Insincere apology will be 'contempt of my conscience', says Prashant Bhushan; SC to consider statement today
On 20 August, the senior advocate refused to apologise for his tweet about CJI SA Bobde astride a heavy bike and another on the role of the Supreme Court in the past six years
Activist-lawyer Prashant Bhushan, held guilty of contempt for his tweets against the judiciary, refused to offer an apology to the Supreme Court on Monday, saying what he expressed represented his bona fide belief.
An insincere apology would amount to the 'contempt of my conscience and of an institution', Bhushan said in his supplementary statement filed in the suo motu contempt case, which was initiated against him by the top court after taking note of advocate Anuj Saxena's complaint.
An apology for expression of beliefs, conditional or unconditional, would be insincere, Bhushan said.
On 20 August, the top court had granted time till 24 August to Bhushan to reconsider his “defiant statement” refusing to apologise and tender “unconditional apology” for contemptuous tweets against the judiciary and rejected his submission that quantum of punishment be decided by another bench.
The apex court will consider his supplementary statement on Tuesday, reported The Leaflet.
Supreme Court to consider tomorrow the effect of Prashant Bhushan's supplementary statement filed today refusing to apologise for his two tweets for which he has been convicted for criminal contempt. #PrashantBhushan #contemptofcourt pic.twitter.com/bbej6eOGdN
— The Leaflet (@TheLeaflet_in) August 24, 2020
In his statement, Bhushan said as an officer of court he believes it a duty to speak up when there is a deviation from its sterling record.
“Therefore I expressed myself in good faith, not to malign the Supreme Court or any particular Chief Justice, but to offer constructive criticism so that the court can arrest any drift away from its long-standing role as a guardian of the Constitution and custodian of peoples’ rights,” he said.
He said, “My tweets represented this bona fide belief that I continue to hold. Public expression of these beliefs was I believe, in line with my higher obligations as a citizen and a loyal officer of this court. Therefore, an apology for expression of these beliefs, conditional or unconditional, would be insincere.”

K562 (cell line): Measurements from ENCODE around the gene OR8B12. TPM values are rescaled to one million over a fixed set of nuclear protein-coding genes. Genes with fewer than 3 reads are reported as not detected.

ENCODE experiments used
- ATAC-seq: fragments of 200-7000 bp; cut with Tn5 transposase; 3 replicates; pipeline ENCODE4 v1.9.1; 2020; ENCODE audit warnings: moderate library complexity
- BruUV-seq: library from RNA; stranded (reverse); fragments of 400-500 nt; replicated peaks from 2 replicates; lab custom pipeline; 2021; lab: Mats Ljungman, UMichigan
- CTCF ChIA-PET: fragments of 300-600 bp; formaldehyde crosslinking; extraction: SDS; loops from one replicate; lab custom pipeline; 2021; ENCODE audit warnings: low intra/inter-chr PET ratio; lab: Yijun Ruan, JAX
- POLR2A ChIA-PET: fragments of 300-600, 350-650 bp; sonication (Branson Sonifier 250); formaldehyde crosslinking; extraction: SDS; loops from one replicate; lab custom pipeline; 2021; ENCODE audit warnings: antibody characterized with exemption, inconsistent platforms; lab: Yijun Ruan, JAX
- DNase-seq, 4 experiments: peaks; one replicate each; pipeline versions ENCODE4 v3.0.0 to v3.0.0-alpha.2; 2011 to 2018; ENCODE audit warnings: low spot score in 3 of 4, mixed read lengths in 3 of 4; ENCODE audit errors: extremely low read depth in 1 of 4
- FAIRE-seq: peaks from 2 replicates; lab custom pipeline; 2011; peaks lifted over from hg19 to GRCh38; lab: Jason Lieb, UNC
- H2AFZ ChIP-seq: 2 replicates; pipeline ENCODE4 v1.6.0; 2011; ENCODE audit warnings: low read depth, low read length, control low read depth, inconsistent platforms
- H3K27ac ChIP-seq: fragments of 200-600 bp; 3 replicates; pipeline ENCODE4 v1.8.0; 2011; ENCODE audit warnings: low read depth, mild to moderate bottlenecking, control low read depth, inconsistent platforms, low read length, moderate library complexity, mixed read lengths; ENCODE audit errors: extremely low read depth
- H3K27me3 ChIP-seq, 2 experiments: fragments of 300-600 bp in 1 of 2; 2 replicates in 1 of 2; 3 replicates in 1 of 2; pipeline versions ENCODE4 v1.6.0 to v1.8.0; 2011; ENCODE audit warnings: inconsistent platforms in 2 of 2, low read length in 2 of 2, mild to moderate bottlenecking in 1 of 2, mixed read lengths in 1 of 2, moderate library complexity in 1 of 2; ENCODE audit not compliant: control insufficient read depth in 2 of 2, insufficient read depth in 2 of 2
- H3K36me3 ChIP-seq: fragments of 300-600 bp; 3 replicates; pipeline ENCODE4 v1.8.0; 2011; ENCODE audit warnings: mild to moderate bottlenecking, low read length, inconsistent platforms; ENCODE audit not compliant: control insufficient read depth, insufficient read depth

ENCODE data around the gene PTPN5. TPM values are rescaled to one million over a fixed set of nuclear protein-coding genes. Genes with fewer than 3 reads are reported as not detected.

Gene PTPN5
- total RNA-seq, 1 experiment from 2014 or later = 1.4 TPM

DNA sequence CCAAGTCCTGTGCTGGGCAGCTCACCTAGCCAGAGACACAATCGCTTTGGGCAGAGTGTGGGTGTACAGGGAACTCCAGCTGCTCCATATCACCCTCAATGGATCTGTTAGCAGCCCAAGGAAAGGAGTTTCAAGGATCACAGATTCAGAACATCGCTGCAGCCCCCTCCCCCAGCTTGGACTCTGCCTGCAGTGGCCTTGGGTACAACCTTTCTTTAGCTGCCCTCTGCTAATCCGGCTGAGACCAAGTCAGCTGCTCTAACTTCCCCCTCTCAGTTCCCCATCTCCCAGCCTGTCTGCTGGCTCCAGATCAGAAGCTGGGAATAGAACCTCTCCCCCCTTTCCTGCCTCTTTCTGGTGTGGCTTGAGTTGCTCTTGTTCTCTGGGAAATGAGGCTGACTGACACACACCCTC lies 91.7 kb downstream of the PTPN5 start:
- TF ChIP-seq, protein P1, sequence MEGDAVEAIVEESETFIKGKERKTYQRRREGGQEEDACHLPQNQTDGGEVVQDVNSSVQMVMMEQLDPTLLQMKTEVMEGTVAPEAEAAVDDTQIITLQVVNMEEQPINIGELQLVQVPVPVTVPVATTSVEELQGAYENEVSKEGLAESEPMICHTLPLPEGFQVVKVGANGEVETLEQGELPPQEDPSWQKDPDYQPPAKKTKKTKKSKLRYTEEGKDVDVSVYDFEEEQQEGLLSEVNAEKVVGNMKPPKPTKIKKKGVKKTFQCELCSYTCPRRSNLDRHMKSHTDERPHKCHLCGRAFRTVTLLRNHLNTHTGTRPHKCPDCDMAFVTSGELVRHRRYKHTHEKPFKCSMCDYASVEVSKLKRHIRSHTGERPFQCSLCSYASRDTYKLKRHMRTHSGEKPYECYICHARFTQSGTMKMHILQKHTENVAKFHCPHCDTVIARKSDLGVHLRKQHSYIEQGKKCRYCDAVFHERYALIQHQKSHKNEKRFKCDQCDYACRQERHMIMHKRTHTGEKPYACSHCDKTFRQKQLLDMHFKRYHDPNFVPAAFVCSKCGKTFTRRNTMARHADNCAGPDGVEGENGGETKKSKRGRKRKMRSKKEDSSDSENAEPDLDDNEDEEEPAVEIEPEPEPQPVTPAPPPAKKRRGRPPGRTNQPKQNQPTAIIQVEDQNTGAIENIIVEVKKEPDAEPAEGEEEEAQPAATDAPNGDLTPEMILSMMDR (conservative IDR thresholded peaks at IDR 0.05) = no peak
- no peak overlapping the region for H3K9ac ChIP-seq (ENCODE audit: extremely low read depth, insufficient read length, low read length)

Bhushan further said that an apology cannot be a mere incantation and an apology has to, as the court has itself put it, be sincerely made.
“This is especially so when I have made the statements bona fide and pleaded truths with full details, which have not been dealt with by the Court. If I retract a statement before this court that I otherwise believe to be true or offer an insincere apology that in my eyes would amount to the contempt of my conscience and of an institution that I hold in the highest esteem,” he said.
Bhushan said he believes the Supreme Court is the last bastion of hope for the protection of fundamental rights, the watchdog institutions, and indeed for constitutional democracy itself.
“It has rightly been called the most powerful court in the democratic world, and often an exemplar for courts across the globe. Today in these troubling times, the hopes of the people of India vest in this Court to ensure the rule of law and the Constitution and not an untrammelled rule of the executive,” he said.
The activist-lawyer said that he has never stood on ceremony when it comes to offering an apology for any mistake or wrongdoing on his part and it has been a privilege for him to have served this institution and bring several important public interest causes before it.
“I live with the realization that I have received from this institution much more than I have had the opportunity to give it. I cannot but have the highest regard for the institution of the Supreme Court,” he said.
Bhushan in his two-page supplementary statement said that it is “with deep regret” that he read the 20 August order of this court as at the hearing the court had asked him to take 2-3 days to reconsider the statement he made in the court.
“However, the order subsequently states: We have given time to the contemnor to submit an unconditional apology, if he so desires,” he said.
The apex court on 14 August had held Bhushan guilty of criminal contempt for his two derogatory tweets against the judiciary saying they cannot be said to be a fair criticism of the functioning of the judiciary made in the public interest.
He faces simple imprisonment of up to six months or with a fine of up to Rs 2,000 or with both as punishment.
On August 20, the top court, while reserving its verdict on the quantum of sentence to be awarded to Bhushan in the case, also rejected his submission seeking deferment of the hearing till his yet-to-be-filed review plea against its verdict, which held him guilty of contempt of the court, is decided.
The top court had said that it would hear the matter on 25 August for considering the “unconditional apology” if filed by Bhushan.
Reminding Bhushan of ‘lakshman rekha’, the top court had asked as to why it has been crossed and observed that it has been asked to commit an act of “impropriety” by sending the case to some other bench for hearing the arguments on quantum of sentence in the contempt case.
“We can give you time and it is better if you (Bhushan) reconsider it. Think over it. We will give you two-three days’ time,” the top court had told Bhushan, who held his ground by refusing to apologise for the tweets.
“I did not tweet in a fit of absence mindedness. It would be insincere and contemptuous on my part to offer an apology for the tweets that expressed what was and continues to be my bona fide belief," Bhushan had said.
With inputs from PTI
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